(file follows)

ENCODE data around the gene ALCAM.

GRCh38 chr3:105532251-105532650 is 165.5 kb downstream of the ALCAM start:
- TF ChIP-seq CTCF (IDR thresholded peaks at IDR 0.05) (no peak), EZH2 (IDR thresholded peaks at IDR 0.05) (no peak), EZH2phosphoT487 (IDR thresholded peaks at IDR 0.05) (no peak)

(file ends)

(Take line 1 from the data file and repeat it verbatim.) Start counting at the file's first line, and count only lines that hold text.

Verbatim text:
ENCODE data around the gene ALCAM.